The court's charges to the jury on the doctrines of accident, sudden emergency and comparative negligence were authorized by the pleadings and the evidence in this case.
This was a suit to recover personal and property damages allegedly sustained by the plaintiff in a collision between his automobile and that of the defendant which was being operated by the defendant's wife as a family purpose car at the time of the collision which occurred on Cherry Street in Jesup, Georgia, on April 15, 1960. The petition alleged that the parties were driving in opposite directions on Macon Street (a street crossing Cherry Street at right angles) and both vehicles stopped in obedience to a red light at said intersection; that when said traffic light changed, plaintiff made a right turn onto Cherry Street while defendant's wife turned left onto Cherry Street immediately behind plaintiff; and the plaintiff was forced to stop his vehicle in order to avoid colliding with an unidentified vehicle which had backed into plaintiff's lane of traffic from a diagonally parked position, and while plaintiff was thus stopped, defendant's vehicle collided with the rear of plaintiff's automobile, causing the alleged damages. The petition alleged that the defendant's wife was negligent in failing to observe the plaintiff stop his automobile and in failing to have her automobile under sufficient control to avoid the collision in violation of Code Ann. 68-1626 (a).
The defendant's answer admitted the collision, but alleged that the vehicles collided with only slight force which was insufficient to cause the injuries complained of. The answer further alleged that the defendant's wife was driving at approximately 10 miles per hour and that plaintiff did not exhibit any signal indicating that he had intended to stop; and that if the collision were caused by the negligence of any person other than the plaintiff, it was caused by the person who backed out from a diagonally parked position in front of the plaintiff. In an amendment to the answer the defendant alleged that if any damages were suffered by the plaintiff, they were the result of an accident for which the defendant was not liable.
The case proceeded to trial and the jury returned a verdict in favor of the defendant. The trial court denied the plaintiff's amended motion for new trial and the exception is to that judgment and to the nunc pro tunc order of the trial court, entered February 1, 1963, which is set out in Division 1 of the opinion.
1. The bill of exceptions assigns error on the following order of the trial court, entered February 1, 1963: "It appearing to the court that the amendment to defendant's answer filed on the 25th day of May, 1962, was allowed in open court on the 30th day of May, 1962, and it further appearing that the order allowing said amendment was not entered thereon, It is ordered, nunc pro tunc, that the allowance of said amendment on the 30th day of May, 1962, appear of record in terms of law, and an order is made accordingly." It was within the authority and discretion of the trial court to enter said nunc pro tunc order under the provisions of Code 24-104 (6) and 81-1201; and this assignment of error is without merit.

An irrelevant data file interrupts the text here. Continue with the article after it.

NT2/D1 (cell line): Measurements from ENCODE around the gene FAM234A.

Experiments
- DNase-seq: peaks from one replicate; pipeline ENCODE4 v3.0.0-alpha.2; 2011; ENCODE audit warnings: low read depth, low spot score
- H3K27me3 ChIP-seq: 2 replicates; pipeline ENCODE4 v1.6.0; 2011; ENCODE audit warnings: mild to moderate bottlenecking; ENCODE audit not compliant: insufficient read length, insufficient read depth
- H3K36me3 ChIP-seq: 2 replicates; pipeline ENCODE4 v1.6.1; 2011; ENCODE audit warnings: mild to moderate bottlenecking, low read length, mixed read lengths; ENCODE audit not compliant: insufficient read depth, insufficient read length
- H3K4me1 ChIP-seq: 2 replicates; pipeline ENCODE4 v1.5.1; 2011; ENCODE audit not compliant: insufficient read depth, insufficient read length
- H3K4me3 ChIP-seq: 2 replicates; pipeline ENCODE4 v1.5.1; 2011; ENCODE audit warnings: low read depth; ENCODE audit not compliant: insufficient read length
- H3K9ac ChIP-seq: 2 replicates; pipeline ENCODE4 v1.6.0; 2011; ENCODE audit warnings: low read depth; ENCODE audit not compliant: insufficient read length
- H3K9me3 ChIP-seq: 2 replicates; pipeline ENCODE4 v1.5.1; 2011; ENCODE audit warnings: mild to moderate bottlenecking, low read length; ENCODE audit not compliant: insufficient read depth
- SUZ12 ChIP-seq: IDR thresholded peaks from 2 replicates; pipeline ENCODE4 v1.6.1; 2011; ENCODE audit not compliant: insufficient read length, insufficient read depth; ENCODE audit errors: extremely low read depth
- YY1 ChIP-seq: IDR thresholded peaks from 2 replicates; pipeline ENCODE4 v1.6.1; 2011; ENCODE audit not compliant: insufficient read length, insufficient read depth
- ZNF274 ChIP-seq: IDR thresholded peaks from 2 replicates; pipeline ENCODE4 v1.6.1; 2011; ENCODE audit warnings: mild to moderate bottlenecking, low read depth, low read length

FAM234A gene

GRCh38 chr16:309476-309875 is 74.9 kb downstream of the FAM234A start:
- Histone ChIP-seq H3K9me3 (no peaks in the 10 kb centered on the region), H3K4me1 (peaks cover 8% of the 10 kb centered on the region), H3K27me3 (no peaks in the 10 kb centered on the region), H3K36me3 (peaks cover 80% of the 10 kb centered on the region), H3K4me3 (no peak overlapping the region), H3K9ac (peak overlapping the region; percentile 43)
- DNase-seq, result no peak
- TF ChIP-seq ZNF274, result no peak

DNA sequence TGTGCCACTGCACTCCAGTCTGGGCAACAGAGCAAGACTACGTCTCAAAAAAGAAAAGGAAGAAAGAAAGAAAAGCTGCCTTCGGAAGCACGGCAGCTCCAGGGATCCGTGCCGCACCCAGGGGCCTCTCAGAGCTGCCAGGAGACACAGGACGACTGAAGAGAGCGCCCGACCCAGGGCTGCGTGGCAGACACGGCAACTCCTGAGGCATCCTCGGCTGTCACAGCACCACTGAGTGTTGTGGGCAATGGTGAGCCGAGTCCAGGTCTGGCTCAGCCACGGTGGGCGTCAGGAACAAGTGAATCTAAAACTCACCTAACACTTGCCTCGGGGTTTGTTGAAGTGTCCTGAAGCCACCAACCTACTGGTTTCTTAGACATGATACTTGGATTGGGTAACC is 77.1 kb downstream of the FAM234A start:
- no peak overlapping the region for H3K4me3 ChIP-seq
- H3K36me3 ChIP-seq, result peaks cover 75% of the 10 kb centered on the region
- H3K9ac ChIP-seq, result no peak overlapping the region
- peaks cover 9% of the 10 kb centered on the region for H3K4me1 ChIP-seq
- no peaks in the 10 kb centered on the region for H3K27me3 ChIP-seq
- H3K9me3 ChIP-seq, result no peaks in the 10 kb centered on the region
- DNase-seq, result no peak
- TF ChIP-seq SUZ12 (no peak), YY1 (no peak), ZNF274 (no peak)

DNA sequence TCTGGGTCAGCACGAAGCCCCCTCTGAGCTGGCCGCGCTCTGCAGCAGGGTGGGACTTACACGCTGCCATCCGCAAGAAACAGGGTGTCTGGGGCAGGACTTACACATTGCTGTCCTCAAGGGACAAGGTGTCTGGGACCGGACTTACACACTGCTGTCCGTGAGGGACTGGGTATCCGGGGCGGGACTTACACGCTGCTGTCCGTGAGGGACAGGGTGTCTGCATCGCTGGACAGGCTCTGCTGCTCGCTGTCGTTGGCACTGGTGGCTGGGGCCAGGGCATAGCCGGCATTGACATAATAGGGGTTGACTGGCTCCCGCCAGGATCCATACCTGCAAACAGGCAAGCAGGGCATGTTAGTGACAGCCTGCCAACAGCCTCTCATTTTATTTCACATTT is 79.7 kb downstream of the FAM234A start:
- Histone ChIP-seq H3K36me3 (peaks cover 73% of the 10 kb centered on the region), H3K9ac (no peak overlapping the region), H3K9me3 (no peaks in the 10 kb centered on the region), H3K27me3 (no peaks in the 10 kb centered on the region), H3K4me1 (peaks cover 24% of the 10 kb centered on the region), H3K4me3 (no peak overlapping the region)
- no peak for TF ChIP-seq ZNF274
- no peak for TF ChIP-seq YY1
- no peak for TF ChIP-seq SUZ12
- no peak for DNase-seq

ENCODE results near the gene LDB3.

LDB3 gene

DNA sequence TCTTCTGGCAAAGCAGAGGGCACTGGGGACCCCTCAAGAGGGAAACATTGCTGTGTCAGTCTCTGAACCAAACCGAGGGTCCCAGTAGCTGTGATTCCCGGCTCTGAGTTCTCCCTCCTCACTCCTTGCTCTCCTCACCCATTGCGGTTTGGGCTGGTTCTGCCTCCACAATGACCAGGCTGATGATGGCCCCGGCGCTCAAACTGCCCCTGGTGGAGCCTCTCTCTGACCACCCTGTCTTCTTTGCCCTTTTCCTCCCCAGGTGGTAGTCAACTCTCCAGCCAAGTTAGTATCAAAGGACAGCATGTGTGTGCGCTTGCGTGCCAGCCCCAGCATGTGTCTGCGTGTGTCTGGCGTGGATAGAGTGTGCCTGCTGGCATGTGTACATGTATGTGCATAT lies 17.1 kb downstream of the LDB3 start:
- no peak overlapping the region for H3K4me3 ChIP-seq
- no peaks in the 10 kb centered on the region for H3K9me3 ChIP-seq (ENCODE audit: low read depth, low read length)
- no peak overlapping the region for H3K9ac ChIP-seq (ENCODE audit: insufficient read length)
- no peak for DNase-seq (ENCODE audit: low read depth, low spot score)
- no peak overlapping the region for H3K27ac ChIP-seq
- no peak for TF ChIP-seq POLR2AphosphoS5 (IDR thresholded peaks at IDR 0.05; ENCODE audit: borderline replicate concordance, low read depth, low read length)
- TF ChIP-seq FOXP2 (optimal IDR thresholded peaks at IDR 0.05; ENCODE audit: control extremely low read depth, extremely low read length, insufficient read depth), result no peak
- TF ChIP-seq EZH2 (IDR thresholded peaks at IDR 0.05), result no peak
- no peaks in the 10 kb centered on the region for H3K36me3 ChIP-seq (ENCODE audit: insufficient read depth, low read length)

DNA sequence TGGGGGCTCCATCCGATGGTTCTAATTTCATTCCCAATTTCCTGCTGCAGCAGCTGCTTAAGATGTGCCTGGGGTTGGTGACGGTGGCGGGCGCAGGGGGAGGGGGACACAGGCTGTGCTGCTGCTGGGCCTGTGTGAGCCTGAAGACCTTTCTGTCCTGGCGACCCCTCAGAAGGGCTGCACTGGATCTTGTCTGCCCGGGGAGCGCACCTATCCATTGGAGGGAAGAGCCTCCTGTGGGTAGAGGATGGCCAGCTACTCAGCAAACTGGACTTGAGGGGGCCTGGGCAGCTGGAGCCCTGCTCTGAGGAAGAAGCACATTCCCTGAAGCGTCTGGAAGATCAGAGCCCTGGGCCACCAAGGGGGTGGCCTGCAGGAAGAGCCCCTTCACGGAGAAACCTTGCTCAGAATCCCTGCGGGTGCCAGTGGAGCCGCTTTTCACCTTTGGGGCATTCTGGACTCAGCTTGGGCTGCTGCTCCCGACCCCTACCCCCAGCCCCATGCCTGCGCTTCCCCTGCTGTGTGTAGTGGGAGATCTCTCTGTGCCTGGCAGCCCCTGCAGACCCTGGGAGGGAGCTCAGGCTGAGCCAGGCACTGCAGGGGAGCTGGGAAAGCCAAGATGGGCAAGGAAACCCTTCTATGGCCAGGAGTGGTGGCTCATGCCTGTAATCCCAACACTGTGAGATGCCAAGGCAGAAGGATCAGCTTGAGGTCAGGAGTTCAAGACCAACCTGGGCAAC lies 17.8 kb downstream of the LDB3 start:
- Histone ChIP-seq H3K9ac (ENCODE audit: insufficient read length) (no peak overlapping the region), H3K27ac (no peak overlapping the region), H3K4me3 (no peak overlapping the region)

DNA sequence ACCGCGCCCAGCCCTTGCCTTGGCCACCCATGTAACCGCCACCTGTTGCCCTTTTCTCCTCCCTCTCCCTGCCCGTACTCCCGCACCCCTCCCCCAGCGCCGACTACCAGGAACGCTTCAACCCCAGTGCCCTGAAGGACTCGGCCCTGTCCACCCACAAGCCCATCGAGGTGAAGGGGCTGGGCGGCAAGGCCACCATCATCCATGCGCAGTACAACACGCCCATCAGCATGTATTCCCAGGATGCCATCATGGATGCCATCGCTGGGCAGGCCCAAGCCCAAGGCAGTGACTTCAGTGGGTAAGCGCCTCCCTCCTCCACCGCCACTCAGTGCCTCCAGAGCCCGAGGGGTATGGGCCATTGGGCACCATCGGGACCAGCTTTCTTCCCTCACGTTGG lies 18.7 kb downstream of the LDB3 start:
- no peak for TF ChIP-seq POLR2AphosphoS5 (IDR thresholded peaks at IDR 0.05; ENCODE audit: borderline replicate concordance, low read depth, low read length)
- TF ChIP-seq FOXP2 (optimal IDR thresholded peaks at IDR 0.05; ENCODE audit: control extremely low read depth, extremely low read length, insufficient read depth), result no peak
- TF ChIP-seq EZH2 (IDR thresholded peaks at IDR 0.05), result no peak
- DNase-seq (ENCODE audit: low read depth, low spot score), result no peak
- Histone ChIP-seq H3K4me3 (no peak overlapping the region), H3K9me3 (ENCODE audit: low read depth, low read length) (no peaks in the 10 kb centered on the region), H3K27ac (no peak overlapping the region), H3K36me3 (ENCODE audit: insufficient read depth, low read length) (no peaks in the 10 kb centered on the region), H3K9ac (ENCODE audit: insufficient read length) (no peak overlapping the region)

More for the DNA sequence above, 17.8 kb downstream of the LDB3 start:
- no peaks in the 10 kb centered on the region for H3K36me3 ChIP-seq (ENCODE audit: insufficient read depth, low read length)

2. The special grounds of the amended motion for new trial assign error on three excerpts from the charge of the court which embodied principles of law relating, respectively, to the doctrines of accident, sudden emergency and comparative negligence, it being the sole contention in each of said grounds that the charges complained of were unauthorized by the pleadings and the evidence. These grounds are without merit.
The issue of accident was raised by the defendant's answer and that of sudden emergency by the pleadings of both parties; and under the evidence the jury was authorized to find that the plaintiff was confronted with a sudden emergency when the driver of a parked automobile backed his vehicle into the plaintiff's lane of traffic and that the defendant's wife was under the compulsion of emergency, not caused by negligence on her part, when the plaintiff, without giving warning, suddenly stopped his automobile in front of her; and that as to the plaintiff and defendant in this case, the cause of the occurrence was an accident, that is, "a happening which, although not wholly free from negligence by some person, was not proximately caused by a failure of either of the parties to a case to exercise ordinary care in the situation." Baggett v. Jackson, 79 Ga. App. 460
(1, 2) (54 SE2d 146
); Pickering v. Wagnon, 91 Ga. App. 610
(3, 4) (86 SE2d 621
); Whitfield v. Wheeler, 76 Ga. App. 857 (47 SE2d 658)
The defendant in his answer further alleged that the plaintiff was negligent in suddenly stopping his automobile without giving signal or warning and that the negligence of the plaintiff was greater than the negligence of the defendant, if any; and as in the Jackson case, supra, (hn. 3), the evidence was also subject to this construction by the Jury, and authorized the charge on comparative negligence.
3. The evidence authorized the verdict rendered and the general grounds of the motion for new trial are without merit.
Judgment affirmed. Nichols, P. J., and Frankum, J., concur.